WASHINGTON - The Federal Communications Commission changed its mind and dismissed charges against two television shows it had deemed indecent but upheld its findings against two others, according to a court filing submitted late Monday night.
In April, Fox Television Stations Inc., CBS Broadcasting Inc. and others sued the FCC and asked the Appeals Court to invalidate its conclusion that all four broadcasts were indecent, saying the action was unconstitutional and contrary to the law.
At issue is when, if ever, broadcasters should be allowed to air foul language. Broadcasters argue that the uttering of "fleeting, isolated and in some cases unintentional" profanities is not enough to render a broadcast indecent.
They also argued that the FCC's enforcement has been inconsistent. The companies also said the stakes have gotten much higher since Congress passed a law increasing fines by a factor of 10.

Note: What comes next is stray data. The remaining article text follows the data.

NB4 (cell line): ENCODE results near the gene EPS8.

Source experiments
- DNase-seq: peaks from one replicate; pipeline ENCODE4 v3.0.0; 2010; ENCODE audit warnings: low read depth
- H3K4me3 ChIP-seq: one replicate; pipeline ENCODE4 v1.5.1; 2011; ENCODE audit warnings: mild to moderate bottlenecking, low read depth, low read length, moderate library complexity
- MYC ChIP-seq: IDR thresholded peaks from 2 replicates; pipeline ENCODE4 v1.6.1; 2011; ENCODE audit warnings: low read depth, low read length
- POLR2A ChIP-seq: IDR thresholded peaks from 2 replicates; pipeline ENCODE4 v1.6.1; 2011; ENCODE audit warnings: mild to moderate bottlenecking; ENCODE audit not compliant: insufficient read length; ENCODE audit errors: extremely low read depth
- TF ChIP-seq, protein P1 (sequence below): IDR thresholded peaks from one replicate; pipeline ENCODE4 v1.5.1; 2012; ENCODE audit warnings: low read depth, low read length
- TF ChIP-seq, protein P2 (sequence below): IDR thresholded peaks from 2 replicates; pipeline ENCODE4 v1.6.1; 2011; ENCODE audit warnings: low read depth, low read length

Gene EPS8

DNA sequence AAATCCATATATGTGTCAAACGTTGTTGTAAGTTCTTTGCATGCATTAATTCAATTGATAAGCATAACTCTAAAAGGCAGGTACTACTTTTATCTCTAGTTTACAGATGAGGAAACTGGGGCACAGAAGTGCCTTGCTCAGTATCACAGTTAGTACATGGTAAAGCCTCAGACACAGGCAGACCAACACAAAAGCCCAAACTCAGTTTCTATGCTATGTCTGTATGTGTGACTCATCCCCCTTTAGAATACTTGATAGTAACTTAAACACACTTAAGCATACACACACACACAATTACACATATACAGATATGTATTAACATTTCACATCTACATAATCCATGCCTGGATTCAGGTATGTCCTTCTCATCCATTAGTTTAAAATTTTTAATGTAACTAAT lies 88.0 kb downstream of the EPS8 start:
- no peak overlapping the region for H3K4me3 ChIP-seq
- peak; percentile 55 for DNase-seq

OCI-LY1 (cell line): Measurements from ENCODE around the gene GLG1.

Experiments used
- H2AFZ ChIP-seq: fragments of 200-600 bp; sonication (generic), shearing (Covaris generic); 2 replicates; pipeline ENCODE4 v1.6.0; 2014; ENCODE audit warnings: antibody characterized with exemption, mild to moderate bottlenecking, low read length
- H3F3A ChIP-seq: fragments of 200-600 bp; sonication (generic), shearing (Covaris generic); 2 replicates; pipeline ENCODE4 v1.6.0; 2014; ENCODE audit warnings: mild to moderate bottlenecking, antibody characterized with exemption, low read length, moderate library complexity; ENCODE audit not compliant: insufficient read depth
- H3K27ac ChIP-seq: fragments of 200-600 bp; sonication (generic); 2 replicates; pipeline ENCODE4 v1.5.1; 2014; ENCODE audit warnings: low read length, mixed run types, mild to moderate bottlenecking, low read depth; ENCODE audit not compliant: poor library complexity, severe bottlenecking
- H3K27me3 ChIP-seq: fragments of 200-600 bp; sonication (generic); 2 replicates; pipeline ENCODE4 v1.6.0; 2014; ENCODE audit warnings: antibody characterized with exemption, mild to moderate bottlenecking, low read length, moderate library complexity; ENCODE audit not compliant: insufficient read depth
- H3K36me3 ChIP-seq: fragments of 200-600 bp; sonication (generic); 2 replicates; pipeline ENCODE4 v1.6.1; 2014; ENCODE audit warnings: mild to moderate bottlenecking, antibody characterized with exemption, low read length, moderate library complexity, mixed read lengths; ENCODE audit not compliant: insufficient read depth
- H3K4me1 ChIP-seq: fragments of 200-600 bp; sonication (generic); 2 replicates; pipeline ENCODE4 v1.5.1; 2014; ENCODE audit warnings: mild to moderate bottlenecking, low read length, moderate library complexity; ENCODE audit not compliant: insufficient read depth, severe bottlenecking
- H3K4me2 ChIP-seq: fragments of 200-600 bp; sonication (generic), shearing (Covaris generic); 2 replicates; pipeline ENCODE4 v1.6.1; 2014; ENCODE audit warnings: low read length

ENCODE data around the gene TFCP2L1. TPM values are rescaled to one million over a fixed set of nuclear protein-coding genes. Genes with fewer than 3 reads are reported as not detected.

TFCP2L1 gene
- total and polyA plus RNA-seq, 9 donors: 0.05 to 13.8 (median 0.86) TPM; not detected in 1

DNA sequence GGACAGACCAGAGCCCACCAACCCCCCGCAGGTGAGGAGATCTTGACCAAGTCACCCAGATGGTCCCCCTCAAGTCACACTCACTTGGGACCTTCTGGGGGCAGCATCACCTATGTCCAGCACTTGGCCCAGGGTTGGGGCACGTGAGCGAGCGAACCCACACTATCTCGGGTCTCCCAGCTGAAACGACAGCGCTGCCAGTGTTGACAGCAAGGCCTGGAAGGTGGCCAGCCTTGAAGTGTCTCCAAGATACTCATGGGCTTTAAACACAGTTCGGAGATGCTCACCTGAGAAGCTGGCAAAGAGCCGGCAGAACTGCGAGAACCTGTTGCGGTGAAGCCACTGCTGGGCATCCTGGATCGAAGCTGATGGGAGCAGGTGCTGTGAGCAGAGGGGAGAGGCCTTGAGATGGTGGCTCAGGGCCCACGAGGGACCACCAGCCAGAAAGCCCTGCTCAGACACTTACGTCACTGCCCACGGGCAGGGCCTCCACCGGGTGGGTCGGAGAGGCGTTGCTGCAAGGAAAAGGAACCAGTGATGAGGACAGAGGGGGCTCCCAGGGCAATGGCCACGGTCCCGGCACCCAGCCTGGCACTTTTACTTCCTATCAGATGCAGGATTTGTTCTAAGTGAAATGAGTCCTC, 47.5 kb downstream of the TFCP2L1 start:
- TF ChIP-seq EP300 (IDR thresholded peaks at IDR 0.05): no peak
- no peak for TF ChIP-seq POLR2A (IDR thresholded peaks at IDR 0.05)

The case is based on a 76-page omnibus order released by the FCC in March that settled "hundreds of thousands of complaints" regarding broadcast indecency.
In the order, the FCC proposed fines against several shows but did not fine the four that are the subject of the Appeals Court case.
The two shows the FCC still considers indecent were:
• A Dec. 9, 2002, broadcast of the Billboard Music Awards on Fox.
• A Dec. 10, 2003, Billboard awards show.
The agency changed course on two other cases, ruling they were not indecent:
• Several episodes of the ABC police drama NYPD Blue that aired between Jan. 14 and May 6, 2003.
• A Dec. 13, 2004, broadcast of CBS' Early Show.